Located on 65 scenic acres in the Hudson Valley of New York State, Phillies Bridge Farm Project is a not-for-profit working farm with a mission to promote local sustainable agriculture, to provide CSA shareholders with abundant organically grown vegetables and herbs, to share part of the harvest with people in need, and to educate people of all ages about the sources of healthy food and the study of nature.
Phillies Bridge Farm includes six acres of vegetable fields, an herb garden, a delightful children’s Discovery Garden, 45 acres of woodlands and wetlands, rolling pastures, and views of the Shawangunk Ridge. A Nature Trail extends in a 1½ mile loop from the big barn through woods and wetlands around to a view of the farm and the house from the top of the hill called “Sheep’s Nose.” Come learn, grow, and share with us!
Phillies Bridge Farm Project’s mission is to develop and demonstrate sustainable agriculture; educate the community about food justice and the sources of healthy food; and provide access to sustainably grown produce for local community members, with a focus on food-insecure households.
We are currently reviewing the following information, which is lacking in sources and certainly missing important historical context. We are leaving the original text here as we do this research, as a reminder that our historical understanding of this land has not always been a priority.
In 1677 the land was purchased from the Lenape by Huguenot settlers as they expanded from their original village settlements in New Paltz. Purchased by Jan LeFevre, son of one of the twelve Huguenot families, the farm was in the LeFevre family for seven generations. Beginning to farm the land in 1742, Abraham and Andries LeFefvre used Rosendale lime to neutralize the acidic soil, planted clover to increase nitrogen levels, and employed crop rotation to increase their yields. These innovative techniques were revolutionary at the time.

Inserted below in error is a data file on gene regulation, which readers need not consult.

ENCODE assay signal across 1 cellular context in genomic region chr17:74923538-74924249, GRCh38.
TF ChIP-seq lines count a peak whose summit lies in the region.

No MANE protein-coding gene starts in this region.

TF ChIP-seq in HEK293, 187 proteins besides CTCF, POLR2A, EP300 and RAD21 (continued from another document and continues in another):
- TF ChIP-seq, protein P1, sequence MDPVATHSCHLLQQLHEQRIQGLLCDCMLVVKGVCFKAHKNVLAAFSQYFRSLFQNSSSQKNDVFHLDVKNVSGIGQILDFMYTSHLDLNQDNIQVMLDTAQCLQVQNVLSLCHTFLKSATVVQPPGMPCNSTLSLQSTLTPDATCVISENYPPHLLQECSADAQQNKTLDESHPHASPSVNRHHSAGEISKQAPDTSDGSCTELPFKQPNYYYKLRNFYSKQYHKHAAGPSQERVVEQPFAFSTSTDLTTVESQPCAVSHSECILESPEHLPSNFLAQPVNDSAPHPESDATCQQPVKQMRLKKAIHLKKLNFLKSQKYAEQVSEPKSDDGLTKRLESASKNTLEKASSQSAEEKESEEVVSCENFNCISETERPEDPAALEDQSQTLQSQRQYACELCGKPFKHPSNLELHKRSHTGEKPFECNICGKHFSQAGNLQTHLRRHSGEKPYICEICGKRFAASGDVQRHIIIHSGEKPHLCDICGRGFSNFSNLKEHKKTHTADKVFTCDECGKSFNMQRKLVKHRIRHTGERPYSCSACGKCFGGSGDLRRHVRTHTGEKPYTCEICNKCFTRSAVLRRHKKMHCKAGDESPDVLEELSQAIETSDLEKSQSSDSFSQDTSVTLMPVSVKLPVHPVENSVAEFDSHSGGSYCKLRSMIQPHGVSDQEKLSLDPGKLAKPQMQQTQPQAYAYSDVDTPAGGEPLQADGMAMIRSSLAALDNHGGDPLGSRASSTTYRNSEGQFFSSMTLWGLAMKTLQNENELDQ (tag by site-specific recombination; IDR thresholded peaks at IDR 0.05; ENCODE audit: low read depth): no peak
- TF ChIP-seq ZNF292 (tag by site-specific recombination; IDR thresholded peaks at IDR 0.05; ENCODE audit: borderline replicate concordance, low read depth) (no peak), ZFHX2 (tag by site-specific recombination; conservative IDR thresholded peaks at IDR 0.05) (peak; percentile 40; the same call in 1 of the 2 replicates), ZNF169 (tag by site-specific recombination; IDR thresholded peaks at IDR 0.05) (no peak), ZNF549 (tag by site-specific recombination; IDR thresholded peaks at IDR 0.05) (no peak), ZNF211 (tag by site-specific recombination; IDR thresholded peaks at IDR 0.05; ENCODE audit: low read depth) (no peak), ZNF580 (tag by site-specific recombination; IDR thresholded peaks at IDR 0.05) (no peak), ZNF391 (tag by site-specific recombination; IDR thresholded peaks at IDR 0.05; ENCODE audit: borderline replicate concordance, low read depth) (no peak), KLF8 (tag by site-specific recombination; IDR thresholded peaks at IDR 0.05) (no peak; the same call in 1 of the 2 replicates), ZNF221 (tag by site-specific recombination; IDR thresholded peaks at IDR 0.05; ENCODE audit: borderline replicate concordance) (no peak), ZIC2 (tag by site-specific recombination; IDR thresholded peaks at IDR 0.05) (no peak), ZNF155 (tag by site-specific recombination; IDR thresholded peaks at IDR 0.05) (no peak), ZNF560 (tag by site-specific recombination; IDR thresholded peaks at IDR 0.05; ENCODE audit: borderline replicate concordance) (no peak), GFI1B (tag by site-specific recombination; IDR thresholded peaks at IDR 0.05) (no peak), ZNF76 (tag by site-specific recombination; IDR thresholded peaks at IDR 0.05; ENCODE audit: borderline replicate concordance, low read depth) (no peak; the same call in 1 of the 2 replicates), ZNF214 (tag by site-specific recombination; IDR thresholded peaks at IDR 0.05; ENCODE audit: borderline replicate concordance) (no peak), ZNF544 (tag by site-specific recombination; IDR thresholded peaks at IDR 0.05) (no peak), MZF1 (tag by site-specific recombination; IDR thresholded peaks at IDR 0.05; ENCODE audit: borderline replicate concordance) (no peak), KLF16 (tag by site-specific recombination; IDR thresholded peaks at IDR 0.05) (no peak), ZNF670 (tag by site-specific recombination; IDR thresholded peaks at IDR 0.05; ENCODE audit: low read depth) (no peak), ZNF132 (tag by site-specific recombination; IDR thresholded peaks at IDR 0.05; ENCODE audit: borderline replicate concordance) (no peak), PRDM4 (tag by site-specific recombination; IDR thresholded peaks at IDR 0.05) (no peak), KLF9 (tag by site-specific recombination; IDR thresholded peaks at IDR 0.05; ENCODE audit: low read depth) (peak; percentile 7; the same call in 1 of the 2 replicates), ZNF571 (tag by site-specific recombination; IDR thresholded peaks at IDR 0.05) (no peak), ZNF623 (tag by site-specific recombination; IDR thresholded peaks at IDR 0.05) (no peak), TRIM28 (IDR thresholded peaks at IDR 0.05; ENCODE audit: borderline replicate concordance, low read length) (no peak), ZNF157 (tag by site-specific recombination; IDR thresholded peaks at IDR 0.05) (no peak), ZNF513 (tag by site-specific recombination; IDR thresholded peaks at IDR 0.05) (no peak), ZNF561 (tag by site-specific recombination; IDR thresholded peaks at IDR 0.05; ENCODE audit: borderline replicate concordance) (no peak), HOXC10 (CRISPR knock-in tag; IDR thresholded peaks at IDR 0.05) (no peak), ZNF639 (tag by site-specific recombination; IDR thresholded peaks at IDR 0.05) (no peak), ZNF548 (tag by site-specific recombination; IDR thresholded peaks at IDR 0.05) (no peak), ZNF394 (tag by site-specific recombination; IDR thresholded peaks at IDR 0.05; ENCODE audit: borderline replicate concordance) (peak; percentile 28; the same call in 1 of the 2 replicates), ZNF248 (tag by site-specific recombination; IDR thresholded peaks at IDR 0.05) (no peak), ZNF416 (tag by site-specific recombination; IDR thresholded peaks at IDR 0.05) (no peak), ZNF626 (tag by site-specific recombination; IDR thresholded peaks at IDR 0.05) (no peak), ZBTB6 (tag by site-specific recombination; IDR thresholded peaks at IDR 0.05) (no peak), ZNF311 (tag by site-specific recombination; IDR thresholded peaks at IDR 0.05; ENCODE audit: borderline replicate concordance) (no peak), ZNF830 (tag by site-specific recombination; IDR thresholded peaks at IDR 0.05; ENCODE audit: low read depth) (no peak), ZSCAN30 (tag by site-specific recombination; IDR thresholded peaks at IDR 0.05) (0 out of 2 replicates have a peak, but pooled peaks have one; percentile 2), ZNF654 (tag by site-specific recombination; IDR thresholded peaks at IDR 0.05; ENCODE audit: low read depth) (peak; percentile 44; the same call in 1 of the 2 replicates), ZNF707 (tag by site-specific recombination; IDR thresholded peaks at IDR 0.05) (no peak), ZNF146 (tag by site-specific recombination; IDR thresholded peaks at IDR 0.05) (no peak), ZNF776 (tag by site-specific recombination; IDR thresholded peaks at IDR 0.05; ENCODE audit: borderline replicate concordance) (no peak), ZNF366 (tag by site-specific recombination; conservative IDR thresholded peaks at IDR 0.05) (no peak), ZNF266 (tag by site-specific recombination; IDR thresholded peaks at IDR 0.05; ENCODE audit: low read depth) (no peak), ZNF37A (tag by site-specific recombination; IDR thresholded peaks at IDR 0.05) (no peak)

The current farmhouse was constructed in 1850 on the stone foundation of the original 1745 house. The farmhouse and acreage would change hands several times before James Jr. and Mary Ottaway purchased the land in 1984. During their 12-year stay on the farm, the Ottaways were approached by Mohonk Consultations to create a demonstration farm that would focus on organic techniques and community education. With the vision and initiative of Dan Guenther, Helen Vukasin, Gayil Greene, and the Working Group on Family Farms, the farm was leased for five years from the Ottaways to create the Phillies Bridge Farm Project, which became a not-for-profit organization in 1999. The Ottaways were excited to see the success of the first not-for-profit Community Supported Agriculture farm in this area, farm-based education for schools, and a summer day camp. In 2002 the Ottaways donated the farm to the Phillies Bridge Farm Project with a conservation easement placed on the land. The Easement, held by the Wallkill Valley Land Trust, permanently protects the environmental, scenic, agricultural and natural values on the 65+ acres.
Phillies Bridge Farm Project’s stewardship of the farm and its historic buildings supports its Mission to demonstrate and promote local agriculture that is ecologically sound, community oriented, and economically viable. These goals are achieved through education, internships, research, the operation of a working farm, and donation of fresh produce to those in need through Ulster County service agencies.
The volunteer Board of Directors works actively to seek funding and provide resources to sustain and expand the Farm Project’s education and service programs, and works to engage the community in promoting local farms and sustainable agriculture.
Where Does the Name “Phillies” Come From?
Built in 1840, a covered bridge crossed over the Wallkill River to take materials to the home of Phillip Hasbrouck. Phillip had a distillery and people brought materials to him. Over time, Phillie’s Bridge fell into disrepair during a storm, eventually causing the Town of Gardiner to say it was a danger to river traffic. In August 1948 the town had it burned down.
From the Haviland-Heidgerd Historical Collection. Photos by Erma DeWitt.